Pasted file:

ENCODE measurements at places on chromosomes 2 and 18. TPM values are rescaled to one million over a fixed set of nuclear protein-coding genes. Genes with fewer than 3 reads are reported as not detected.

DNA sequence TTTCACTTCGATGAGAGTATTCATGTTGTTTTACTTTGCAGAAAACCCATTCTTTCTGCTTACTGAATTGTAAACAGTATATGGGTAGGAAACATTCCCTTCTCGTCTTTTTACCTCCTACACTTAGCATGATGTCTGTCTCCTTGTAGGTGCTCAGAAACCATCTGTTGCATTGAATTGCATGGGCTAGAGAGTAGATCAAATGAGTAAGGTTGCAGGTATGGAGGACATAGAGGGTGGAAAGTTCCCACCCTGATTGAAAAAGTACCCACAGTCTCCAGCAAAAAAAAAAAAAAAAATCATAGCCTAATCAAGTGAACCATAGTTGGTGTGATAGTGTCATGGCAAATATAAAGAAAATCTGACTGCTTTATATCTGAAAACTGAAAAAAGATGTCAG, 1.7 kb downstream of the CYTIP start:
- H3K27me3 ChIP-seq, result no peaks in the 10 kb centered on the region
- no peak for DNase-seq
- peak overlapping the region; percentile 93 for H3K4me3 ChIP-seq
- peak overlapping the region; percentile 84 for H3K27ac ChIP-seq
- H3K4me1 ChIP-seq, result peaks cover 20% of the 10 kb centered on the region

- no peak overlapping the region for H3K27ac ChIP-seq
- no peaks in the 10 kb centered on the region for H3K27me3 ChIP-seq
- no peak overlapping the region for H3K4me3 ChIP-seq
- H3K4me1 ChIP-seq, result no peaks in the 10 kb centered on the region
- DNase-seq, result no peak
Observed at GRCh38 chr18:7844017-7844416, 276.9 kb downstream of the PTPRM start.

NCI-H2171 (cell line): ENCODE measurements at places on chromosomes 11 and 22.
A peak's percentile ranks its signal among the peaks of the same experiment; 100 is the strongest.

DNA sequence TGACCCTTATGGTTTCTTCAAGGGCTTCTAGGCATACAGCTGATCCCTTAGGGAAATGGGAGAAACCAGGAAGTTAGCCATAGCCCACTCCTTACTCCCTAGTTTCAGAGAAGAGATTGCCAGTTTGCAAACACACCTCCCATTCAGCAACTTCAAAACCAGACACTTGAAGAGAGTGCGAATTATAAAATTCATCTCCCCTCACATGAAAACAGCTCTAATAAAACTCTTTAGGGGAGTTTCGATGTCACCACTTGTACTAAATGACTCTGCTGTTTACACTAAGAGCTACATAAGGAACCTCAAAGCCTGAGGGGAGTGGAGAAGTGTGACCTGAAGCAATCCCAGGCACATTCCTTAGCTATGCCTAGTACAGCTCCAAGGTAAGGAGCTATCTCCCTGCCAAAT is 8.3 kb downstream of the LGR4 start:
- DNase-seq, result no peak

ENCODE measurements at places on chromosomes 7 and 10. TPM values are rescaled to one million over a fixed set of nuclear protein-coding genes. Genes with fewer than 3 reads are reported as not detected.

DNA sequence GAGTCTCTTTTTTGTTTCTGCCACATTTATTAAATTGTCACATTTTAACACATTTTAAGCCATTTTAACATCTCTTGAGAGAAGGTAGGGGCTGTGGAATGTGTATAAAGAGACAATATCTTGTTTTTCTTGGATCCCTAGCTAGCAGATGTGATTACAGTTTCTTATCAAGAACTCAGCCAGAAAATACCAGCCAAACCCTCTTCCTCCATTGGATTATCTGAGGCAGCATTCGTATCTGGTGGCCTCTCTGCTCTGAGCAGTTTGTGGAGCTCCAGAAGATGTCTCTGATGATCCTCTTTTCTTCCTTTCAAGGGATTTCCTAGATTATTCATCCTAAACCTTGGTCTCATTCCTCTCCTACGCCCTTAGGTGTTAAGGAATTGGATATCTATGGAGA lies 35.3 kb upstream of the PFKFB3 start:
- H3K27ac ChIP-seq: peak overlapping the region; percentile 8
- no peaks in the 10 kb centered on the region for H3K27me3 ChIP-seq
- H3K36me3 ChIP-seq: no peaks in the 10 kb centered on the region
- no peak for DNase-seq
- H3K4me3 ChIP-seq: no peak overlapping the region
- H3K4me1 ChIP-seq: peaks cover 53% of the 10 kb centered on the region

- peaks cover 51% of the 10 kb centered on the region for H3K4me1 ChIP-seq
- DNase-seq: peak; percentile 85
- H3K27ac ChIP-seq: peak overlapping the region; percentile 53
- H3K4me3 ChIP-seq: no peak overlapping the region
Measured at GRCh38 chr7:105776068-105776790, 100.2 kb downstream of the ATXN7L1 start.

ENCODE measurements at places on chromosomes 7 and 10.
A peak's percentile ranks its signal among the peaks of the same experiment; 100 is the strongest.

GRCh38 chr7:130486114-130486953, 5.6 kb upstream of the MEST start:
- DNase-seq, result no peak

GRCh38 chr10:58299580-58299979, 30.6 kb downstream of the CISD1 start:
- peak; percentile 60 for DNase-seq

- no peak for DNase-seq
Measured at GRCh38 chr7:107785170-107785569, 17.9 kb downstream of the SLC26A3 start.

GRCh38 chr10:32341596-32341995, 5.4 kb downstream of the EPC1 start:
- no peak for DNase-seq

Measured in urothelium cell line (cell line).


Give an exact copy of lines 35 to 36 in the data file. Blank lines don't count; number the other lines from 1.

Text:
GRCh38 chr10:58299580-58299979, 30.6 kb downstream of the CISD1 start:
- peak; percentile 60 for DNase-seq